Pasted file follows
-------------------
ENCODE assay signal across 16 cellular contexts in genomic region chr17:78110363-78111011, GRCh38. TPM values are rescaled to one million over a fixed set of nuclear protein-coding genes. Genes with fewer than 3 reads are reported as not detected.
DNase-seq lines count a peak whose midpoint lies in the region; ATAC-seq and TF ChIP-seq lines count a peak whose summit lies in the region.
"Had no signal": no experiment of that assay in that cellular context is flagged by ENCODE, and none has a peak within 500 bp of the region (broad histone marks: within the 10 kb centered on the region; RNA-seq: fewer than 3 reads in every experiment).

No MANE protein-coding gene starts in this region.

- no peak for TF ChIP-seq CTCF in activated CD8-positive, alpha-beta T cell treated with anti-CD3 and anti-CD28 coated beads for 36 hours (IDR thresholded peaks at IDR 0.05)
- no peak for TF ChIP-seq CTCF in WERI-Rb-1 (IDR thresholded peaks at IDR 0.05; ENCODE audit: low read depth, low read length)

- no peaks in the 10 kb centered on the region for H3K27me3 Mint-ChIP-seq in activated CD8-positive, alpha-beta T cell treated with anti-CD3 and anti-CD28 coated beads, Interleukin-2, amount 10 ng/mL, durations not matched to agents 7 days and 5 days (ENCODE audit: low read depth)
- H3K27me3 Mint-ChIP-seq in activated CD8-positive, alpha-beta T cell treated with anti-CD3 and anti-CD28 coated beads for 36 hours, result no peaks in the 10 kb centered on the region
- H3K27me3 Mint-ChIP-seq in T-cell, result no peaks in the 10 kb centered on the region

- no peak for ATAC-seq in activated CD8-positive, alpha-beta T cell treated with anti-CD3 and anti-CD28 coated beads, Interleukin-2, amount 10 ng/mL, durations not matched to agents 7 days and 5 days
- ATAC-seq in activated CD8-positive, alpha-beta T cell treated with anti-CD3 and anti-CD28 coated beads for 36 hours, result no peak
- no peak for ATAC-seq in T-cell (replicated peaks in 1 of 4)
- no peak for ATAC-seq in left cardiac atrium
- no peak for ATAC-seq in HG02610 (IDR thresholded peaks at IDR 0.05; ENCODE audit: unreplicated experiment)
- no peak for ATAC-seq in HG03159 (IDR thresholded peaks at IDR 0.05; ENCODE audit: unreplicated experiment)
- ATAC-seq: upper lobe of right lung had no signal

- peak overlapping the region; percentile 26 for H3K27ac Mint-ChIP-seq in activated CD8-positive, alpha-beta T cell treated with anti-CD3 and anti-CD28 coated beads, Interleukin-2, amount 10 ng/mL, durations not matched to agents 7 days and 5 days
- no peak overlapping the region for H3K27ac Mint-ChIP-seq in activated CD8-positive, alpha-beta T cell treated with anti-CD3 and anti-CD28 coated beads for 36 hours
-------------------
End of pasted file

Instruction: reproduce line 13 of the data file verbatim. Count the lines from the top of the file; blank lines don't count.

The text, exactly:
- no peak for ATAC-seq in left cardiac atrium